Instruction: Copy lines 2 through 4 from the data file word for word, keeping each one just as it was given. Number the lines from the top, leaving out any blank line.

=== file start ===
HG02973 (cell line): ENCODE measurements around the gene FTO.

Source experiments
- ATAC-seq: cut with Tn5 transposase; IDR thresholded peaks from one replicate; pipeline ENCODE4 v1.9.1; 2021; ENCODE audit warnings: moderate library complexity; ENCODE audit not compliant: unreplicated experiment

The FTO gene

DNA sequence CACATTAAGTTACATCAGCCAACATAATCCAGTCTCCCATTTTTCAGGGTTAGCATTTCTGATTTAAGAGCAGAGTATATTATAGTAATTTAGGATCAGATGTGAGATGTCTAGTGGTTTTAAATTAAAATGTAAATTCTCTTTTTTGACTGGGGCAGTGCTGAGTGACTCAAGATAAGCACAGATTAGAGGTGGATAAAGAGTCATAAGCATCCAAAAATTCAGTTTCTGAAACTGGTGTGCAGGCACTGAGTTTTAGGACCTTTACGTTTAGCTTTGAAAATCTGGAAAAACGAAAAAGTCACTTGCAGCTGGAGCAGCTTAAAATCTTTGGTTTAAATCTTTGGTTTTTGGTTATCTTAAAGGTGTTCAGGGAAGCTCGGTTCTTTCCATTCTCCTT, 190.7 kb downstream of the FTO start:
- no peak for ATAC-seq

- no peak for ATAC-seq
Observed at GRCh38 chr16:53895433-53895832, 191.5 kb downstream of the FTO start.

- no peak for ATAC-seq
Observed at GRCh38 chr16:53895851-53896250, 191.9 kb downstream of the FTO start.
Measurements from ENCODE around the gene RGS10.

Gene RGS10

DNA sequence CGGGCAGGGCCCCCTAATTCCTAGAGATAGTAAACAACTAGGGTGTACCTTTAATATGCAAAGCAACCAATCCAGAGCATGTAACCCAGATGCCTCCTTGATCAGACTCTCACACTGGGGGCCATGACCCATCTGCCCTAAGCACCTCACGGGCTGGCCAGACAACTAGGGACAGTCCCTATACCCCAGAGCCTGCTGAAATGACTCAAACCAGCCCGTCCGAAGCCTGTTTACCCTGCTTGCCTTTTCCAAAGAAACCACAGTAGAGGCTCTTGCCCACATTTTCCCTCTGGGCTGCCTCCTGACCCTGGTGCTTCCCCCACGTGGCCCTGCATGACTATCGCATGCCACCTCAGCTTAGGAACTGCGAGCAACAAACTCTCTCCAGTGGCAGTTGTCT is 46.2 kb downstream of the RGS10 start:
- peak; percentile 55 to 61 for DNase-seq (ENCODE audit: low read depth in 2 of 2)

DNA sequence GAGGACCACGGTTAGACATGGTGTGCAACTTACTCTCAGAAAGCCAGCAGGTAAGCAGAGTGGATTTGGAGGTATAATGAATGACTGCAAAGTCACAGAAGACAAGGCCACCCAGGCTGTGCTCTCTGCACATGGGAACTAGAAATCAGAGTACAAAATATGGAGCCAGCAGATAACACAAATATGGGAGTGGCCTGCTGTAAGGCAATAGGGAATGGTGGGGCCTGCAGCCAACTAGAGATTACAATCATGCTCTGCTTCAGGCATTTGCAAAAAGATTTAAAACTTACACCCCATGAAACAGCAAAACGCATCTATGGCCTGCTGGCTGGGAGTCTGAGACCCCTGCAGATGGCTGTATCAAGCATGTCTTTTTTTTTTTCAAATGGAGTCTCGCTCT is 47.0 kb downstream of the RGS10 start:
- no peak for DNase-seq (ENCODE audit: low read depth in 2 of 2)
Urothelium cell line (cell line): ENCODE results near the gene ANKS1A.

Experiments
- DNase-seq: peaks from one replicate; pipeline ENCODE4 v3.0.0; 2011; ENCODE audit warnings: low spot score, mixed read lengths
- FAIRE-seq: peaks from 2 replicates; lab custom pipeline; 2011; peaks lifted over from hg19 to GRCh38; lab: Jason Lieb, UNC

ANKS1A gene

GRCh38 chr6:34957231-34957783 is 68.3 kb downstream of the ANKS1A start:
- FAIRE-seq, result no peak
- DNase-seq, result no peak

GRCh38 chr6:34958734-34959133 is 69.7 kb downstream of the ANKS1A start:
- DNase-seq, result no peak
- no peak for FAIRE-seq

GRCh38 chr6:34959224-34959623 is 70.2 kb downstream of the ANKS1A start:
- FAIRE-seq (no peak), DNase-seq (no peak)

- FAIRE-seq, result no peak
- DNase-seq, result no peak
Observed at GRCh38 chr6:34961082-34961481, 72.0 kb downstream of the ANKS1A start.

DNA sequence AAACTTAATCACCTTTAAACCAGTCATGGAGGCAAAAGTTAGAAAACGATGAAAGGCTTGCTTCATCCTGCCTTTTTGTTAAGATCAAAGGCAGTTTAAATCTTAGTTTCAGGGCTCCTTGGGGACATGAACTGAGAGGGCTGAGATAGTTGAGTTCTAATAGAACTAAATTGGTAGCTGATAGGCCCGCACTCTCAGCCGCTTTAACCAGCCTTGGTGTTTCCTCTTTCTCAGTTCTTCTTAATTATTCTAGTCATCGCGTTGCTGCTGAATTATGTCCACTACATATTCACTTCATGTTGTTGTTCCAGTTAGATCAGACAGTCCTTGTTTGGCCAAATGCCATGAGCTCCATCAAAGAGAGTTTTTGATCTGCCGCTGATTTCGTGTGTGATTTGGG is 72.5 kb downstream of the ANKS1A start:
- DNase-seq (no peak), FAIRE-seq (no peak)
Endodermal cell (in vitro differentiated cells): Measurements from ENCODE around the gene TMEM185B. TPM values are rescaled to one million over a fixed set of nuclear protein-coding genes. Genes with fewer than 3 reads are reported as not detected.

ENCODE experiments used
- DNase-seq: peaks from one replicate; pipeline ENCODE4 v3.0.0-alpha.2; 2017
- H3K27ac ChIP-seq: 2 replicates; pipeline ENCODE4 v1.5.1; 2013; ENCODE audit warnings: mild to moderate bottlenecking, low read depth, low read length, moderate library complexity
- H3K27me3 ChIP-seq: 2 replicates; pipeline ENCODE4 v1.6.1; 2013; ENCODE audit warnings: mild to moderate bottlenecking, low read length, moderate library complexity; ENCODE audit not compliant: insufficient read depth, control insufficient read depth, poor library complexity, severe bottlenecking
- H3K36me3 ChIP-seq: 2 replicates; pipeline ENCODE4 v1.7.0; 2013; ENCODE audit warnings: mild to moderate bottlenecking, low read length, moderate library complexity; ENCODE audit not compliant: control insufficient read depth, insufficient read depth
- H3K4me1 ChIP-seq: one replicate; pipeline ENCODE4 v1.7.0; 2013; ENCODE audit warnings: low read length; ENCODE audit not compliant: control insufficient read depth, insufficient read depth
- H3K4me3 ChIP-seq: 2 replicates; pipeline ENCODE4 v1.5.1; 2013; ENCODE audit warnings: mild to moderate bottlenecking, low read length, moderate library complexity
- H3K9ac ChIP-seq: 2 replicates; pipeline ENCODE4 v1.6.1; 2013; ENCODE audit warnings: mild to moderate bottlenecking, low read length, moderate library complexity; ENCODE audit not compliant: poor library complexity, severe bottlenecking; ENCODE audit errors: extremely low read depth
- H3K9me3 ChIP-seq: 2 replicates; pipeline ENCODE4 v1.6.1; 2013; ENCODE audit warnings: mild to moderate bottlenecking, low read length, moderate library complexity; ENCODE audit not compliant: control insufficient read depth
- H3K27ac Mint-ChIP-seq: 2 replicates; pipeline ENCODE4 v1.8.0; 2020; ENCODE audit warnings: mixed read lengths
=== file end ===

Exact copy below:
Source experiments
- ATAC-seq: cut with Tn5 transposase; IDR thresholded peaks from one replicate; pipeline ENCODE4 v1.9.1; 2021; ENCODE audit warnings: moderate library complexity; ENCODE audit not compliant: unreplicated experiment

The FTO gene